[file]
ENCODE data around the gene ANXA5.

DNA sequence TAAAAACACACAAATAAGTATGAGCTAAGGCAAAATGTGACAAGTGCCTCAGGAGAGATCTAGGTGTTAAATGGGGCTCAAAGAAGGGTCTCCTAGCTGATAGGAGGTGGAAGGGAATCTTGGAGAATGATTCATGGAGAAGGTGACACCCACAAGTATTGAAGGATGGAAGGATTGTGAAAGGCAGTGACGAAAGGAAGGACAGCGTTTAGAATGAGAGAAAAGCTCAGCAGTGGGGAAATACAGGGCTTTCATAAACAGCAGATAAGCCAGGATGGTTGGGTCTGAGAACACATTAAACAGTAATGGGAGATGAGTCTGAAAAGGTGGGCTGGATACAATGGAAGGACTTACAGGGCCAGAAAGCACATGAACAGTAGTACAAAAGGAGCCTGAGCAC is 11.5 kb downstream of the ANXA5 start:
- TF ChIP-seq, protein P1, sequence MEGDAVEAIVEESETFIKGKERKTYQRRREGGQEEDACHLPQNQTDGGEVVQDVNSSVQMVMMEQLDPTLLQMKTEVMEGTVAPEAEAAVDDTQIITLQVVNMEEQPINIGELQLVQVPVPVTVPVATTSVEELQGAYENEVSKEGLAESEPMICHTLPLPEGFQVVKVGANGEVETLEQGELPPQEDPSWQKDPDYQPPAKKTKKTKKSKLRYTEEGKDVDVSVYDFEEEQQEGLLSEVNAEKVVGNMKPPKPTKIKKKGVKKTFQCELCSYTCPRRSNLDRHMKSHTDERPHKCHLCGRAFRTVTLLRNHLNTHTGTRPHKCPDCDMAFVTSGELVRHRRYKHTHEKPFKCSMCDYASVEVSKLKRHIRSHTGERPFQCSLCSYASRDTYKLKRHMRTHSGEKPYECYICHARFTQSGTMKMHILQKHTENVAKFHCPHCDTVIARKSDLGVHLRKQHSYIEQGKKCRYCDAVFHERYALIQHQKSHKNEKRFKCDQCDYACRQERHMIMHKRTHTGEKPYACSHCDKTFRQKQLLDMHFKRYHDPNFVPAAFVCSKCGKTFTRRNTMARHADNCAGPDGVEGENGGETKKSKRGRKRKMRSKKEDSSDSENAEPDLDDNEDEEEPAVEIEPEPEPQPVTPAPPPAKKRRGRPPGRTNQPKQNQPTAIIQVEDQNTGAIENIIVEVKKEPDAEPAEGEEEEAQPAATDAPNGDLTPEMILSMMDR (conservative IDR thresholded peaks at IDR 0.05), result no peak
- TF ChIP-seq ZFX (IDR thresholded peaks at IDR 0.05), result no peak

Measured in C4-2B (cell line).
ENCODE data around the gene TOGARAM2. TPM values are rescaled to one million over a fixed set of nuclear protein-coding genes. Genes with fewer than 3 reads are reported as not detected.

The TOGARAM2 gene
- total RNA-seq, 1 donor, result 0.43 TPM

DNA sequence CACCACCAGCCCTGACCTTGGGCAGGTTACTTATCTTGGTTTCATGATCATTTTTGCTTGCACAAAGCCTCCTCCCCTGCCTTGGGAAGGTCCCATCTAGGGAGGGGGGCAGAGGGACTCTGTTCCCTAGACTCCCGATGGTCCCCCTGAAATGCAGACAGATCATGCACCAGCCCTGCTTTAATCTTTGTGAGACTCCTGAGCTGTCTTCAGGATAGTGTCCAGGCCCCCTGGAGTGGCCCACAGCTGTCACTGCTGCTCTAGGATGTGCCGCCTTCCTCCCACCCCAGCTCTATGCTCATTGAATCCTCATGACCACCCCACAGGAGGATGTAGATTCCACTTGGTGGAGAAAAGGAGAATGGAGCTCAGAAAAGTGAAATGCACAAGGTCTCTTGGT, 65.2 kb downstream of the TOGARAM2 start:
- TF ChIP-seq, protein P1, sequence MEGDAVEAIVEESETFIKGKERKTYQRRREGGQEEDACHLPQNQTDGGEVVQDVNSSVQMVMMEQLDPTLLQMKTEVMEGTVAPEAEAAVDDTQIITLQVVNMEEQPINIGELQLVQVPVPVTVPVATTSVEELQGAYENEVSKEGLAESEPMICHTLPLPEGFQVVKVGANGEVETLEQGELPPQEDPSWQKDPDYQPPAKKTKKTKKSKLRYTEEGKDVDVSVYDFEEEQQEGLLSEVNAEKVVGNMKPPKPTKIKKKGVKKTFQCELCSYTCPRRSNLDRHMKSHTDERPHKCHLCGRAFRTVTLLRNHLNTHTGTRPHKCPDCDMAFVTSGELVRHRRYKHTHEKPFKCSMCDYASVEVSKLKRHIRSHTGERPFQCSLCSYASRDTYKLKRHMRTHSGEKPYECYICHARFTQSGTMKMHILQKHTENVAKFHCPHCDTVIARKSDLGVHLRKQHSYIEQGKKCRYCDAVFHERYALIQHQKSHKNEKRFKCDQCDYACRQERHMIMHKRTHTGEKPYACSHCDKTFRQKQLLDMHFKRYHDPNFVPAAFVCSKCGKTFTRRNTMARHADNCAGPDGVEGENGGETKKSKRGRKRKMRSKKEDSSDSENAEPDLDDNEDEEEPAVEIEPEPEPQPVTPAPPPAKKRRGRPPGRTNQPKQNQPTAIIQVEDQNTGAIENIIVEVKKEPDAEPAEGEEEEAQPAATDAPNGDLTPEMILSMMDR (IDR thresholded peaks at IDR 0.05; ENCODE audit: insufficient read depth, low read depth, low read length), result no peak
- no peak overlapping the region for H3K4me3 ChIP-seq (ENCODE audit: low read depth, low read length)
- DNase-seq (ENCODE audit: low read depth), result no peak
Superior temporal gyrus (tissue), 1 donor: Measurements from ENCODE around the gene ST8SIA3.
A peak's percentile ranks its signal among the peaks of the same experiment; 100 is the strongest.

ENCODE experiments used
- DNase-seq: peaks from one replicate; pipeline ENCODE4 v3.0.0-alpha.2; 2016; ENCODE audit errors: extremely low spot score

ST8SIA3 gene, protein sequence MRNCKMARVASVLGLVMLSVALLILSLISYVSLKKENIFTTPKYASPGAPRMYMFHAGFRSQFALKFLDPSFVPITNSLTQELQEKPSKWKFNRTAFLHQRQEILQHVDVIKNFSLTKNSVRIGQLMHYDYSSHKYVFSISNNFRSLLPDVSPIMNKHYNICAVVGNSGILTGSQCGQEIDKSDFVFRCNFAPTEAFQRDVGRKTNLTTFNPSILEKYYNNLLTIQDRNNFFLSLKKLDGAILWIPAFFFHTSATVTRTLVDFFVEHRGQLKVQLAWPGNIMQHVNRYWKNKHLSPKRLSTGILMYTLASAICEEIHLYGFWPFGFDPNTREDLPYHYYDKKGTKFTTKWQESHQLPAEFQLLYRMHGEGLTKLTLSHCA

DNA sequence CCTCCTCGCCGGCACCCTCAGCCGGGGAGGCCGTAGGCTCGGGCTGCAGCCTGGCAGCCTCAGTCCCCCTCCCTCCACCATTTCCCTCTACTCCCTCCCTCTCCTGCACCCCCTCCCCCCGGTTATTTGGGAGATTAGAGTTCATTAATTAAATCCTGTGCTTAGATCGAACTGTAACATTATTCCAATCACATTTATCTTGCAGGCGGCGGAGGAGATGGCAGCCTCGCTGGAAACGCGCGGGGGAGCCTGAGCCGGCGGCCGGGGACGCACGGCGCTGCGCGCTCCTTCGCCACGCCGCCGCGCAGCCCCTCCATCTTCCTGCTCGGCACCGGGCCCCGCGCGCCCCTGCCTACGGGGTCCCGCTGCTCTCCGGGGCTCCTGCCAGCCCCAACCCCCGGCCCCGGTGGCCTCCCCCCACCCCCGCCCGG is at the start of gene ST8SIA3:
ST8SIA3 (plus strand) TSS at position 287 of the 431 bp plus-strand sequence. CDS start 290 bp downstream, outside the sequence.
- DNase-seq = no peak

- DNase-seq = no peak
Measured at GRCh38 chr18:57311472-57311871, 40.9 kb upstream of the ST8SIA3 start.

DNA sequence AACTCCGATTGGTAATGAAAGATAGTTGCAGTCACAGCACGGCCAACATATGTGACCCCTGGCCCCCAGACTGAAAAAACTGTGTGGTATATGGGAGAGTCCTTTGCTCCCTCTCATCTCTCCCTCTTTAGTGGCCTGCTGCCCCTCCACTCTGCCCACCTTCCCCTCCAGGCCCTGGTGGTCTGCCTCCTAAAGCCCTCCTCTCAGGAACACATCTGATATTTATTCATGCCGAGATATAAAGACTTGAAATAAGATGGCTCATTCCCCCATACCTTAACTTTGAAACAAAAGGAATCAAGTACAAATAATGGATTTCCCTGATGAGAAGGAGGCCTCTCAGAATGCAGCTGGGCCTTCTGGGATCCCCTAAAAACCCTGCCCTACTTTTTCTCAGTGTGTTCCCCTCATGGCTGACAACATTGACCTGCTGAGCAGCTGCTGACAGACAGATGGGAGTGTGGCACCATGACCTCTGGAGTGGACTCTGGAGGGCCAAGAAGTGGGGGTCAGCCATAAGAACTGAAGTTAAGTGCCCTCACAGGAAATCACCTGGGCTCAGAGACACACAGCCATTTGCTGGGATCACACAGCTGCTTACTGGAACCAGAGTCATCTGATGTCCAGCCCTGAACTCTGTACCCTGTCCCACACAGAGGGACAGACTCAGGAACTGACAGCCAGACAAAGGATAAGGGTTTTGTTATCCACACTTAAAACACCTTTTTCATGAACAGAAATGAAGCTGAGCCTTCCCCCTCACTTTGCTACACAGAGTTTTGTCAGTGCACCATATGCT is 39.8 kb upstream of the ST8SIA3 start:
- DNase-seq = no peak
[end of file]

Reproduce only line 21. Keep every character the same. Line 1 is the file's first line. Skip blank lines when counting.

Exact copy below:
- DNase-seq = no peak